This aim is achieved by a contact start plasma torch consisting of: a hollow shaft connected to a first supply pipe for a flow of a first gas and to an electrode which is hollow so that it surrounds part of the shaft and forms a first chamber for cooling the electrode and for outfeed of the first gas; a nozzle surrounding the electrode to form a second chamber for receiving the first gas for generating the plasma, and a third chamber for the passage of the first gas from the first, cooling chamber, through relative third pipes, to the second chamber through second pipes passing through the nozzle. There are also first sealing parts inserted between the shaft and the nozzle and on both sides of the third pipes, forming a sealed zone close to the third pipes; a cylinder for moving the shaft, acting on the shaft through an inflow and, respectively, an outflow of a second operating fluid in a fourth chamber of the cylinder, to provide a forward starting position, in which the electrode is in contact with the nozzle, and a back operating position, in which the electrode is distanced from the nozzle, in the presence of the first gas.
The technical features of the present invention, in accordance with the aforesaid aims, are clearly illustrated in the claims herein, and the advantages of the invention are more clearly shown in the detailed description below, with reference to the accompanying drawings which illustrate a preferred embodiment of the invention and in which:
FIG. 1 is a side view with some parts in cross-section and others cut away to better illustrate some details, of a contact start plasma torch made in accordance with the present invention, in a first, back operating position;
FIG. 2 is a side view with some parts in cross-section and others cut away to better illustrate some details, of the plasma torch illustrated in FIG. 1 in a second, forward starting position;
FIGS. 3, 4 and 5 are longitudinal sections illustrating respective embodiments of a construction detail of the torch illustrated in the previous figures.
With reference to the accompanying drawings, and in particular with reference to FIGS. 1 and 2, the contact start plasma torch disclosed is normally used for cutting metals.
This torch, labeled 1 as a whole, consists of a torch body 2, extending mainly longitudinally.
Inside the torch body 2 there is a central hollow shaft 3, which can be connected to the negative pole of a current generator (not illustrated), and connected, on one side, to a first supply pipe 4 for a flow of a first gas (indicated by a set of arrows F1 and normally consisting of monoatomic or biatomic gases, for example containing argon, hydrogen, nitrogen, oxygen and others) and, on the other side to an electrode 5.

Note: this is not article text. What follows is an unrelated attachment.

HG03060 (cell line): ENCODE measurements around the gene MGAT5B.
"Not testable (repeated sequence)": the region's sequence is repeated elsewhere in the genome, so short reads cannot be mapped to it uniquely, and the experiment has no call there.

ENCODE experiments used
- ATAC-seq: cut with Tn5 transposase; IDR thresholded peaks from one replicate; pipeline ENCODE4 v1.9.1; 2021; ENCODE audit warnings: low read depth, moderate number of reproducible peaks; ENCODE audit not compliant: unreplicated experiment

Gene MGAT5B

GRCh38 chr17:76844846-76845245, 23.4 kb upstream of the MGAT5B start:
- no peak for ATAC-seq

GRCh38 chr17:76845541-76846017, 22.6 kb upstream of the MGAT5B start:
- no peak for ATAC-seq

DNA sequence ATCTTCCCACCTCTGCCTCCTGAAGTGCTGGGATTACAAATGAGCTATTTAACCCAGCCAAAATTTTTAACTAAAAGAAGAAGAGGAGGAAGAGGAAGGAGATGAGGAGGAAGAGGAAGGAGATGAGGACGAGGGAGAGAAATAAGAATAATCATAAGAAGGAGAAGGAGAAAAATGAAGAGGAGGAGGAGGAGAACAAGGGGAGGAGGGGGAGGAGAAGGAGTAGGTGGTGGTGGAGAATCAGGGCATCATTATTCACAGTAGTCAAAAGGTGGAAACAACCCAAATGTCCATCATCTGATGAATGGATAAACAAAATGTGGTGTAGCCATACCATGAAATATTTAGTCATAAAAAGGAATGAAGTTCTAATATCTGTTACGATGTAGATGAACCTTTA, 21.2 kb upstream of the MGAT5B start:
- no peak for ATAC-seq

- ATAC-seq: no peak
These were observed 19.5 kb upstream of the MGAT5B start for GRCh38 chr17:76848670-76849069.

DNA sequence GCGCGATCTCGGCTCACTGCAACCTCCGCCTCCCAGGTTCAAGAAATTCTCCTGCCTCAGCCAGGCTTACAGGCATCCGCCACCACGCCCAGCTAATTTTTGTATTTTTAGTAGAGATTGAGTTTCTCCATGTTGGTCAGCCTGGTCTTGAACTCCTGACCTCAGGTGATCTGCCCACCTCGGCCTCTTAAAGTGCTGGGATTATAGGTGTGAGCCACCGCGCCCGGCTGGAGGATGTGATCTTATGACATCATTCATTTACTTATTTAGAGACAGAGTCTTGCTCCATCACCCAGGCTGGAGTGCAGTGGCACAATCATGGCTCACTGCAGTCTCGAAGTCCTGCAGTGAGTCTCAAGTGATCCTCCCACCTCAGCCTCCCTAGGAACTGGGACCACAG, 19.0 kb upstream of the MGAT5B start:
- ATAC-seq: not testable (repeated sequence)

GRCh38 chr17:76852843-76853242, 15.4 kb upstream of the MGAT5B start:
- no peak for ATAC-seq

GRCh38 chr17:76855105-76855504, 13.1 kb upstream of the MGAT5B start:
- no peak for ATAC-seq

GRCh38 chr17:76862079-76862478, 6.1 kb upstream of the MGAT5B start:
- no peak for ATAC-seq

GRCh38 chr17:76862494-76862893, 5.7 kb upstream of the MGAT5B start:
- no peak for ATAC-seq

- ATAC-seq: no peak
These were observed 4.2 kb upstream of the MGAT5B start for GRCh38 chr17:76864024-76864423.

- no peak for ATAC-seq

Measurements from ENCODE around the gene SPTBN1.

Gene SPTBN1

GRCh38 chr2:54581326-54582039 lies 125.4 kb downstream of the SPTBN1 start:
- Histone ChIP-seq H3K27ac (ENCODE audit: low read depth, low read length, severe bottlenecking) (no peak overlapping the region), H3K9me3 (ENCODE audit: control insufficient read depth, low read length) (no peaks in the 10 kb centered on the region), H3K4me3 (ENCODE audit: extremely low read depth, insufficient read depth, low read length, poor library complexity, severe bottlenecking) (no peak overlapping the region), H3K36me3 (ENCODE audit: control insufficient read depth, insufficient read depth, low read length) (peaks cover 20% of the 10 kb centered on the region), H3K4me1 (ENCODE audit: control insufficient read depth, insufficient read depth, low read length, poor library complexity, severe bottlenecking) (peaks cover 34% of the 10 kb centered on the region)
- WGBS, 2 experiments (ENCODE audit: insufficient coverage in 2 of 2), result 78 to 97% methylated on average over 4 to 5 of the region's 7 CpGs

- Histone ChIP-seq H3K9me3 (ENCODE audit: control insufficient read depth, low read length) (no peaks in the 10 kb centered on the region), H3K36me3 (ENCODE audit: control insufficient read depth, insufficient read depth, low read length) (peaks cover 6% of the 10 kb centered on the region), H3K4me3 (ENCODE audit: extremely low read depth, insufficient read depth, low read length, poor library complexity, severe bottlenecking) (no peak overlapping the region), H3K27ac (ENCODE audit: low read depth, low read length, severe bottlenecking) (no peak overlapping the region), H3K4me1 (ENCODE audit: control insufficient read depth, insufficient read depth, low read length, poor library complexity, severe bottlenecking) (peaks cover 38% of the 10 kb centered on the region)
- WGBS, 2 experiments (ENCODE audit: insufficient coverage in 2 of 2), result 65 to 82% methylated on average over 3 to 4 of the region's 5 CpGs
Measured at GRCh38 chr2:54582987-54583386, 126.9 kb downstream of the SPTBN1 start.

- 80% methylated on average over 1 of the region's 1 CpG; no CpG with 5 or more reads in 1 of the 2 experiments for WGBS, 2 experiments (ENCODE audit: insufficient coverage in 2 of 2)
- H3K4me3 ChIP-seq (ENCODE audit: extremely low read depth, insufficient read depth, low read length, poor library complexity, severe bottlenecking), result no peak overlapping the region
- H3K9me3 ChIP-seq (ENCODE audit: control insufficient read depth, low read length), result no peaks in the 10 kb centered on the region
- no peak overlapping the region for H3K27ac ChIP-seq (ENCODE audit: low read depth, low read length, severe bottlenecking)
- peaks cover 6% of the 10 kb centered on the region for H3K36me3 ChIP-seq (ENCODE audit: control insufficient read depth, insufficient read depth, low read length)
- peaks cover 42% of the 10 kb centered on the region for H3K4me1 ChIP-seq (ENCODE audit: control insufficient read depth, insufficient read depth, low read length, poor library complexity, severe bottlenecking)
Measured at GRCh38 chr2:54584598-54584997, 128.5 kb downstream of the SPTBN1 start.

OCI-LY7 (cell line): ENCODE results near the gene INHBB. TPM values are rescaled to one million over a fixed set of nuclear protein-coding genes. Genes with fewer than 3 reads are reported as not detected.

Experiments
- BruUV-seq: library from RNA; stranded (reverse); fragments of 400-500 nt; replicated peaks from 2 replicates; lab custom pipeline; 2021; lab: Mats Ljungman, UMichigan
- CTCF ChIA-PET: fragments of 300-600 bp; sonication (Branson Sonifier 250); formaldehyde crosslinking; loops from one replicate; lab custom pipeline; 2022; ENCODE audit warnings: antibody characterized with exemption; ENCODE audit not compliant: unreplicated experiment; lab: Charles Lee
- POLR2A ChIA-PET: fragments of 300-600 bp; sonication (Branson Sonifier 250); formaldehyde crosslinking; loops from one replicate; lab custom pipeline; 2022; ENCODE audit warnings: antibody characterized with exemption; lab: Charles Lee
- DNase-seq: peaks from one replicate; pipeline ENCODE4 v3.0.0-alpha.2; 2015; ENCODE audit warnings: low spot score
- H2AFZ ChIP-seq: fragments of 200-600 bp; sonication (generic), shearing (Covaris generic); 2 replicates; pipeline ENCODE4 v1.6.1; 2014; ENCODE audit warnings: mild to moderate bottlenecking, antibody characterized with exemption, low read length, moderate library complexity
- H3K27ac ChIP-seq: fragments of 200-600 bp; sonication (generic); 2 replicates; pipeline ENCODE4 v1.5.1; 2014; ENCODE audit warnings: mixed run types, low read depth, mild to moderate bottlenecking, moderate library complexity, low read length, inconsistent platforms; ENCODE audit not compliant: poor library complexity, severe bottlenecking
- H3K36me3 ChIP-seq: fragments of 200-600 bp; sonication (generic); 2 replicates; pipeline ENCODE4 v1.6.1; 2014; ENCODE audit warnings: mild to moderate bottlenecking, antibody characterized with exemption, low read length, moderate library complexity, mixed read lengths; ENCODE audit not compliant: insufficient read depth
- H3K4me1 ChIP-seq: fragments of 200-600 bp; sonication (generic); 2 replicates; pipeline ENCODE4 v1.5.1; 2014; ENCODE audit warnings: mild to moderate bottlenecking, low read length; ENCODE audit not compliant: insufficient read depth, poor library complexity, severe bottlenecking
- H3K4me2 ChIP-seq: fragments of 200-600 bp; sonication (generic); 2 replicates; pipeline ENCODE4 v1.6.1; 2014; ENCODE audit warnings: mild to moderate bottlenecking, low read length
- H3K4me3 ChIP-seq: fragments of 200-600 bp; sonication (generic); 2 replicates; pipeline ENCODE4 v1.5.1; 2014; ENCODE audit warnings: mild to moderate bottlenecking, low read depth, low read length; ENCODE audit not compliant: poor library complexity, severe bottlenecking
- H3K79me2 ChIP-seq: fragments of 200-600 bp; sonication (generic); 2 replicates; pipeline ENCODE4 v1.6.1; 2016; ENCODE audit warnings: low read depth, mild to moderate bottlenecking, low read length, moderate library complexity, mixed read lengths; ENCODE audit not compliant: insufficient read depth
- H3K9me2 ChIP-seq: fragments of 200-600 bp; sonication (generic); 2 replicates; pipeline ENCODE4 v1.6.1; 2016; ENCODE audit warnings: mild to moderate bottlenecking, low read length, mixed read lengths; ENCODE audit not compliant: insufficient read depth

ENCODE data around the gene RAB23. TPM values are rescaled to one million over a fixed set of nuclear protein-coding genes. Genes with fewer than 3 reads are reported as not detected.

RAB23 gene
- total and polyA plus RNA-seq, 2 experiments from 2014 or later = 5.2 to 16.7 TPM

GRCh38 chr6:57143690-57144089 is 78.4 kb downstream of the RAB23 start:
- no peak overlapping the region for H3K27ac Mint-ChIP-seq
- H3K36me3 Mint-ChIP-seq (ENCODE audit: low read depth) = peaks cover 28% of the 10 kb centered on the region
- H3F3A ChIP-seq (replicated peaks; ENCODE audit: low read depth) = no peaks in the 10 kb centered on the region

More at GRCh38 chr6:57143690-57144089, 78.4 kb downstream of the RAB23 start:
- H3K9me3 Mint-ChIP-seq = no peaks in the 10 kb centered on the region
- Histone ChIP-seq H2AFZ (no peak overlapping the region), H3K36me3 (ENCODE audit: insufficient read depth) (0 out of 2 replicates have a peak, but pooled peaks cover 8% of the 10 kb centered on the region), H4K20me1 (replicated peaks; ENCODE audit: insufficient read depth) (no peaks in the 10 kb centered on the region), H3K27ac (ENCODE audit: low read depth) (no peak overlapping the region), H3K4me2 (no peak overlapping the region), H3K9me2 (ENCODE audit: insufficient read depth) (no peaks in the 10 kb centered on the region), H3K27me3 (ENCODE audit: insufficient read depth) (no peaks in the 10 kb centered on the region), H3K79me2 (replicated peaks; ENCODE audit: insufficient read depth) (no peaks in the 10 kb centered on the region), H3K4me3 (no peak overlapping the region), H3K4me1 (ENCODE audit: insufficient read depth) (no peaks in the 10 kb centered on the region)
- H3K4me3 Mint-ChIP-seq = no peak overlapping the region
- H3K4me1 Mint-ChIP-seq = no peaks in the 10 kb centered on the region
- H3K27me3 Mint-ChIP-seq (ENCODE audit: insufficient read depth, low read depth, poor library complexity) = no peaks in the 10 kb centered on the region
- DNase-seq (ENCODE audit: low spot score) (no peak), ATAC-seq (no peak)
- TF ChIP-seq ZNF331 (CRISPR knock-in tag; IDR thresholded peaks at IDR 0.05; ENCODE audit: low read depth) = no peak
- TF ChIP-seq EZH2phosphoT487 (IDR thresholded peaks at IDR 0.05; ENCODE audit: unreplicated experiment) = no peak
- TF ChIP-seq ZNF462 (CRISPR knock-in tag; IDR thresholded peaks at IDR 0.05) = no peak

The electrode 5 is also hollow, forming a first, chamber 30 in the electrode 5 for cooling the electrode and for outfeed of the first gas F1 (as described below).
The numeral 6 denotes a nozzle which can be connected to the torch body 2 and can be electrically connected to a positive pole. The nozzle surrounds the electrode 5, forming both a second chamber 7 for receiving the first gas F1 for generating the plasma after generating the starting electric arc, and a third, intermediate chamber 31, for the passage of the first gas F1 to the second, plasma generation chamber 7.
The first gas F1 passes from the first, cooling chamber 30 to the third, intermediate chamber 31 through third pipes 32 made in the shaft 3 and in the nozzle 6, whilst the first gas passes from the third chamber 31 to the second, plasma generation chamber 7 through second pipes 33 passing through the nozzle 6.
More precisely, and completing the nozzle 6 structure, the nozzle is supported by a nozzle holder 8 forming a distal portion of the torch body 2. This nozzle 6-nozzle holder 8 structure comprises a first insulating bushing, divided into two separate parts 6 a-6 c, and partially surrounding a second bushing 3 b, more internal than the first and substantially forming a portion of the hollow shaft 3.
The third pipes 32 for the passage of the first gas F1 are made in these two bushings 6 a and 3 b.
Fourth pipes 50 are made in the nozzle holder 8, these pipes designed to allow the first gas F1 to exit to the outside of the torch body 2 and around the nozzle 6 to cool the outside of the nozzle 6, whilst the above-mentioned second pipes 33 are made in the second part 6 c of the nozzle 6.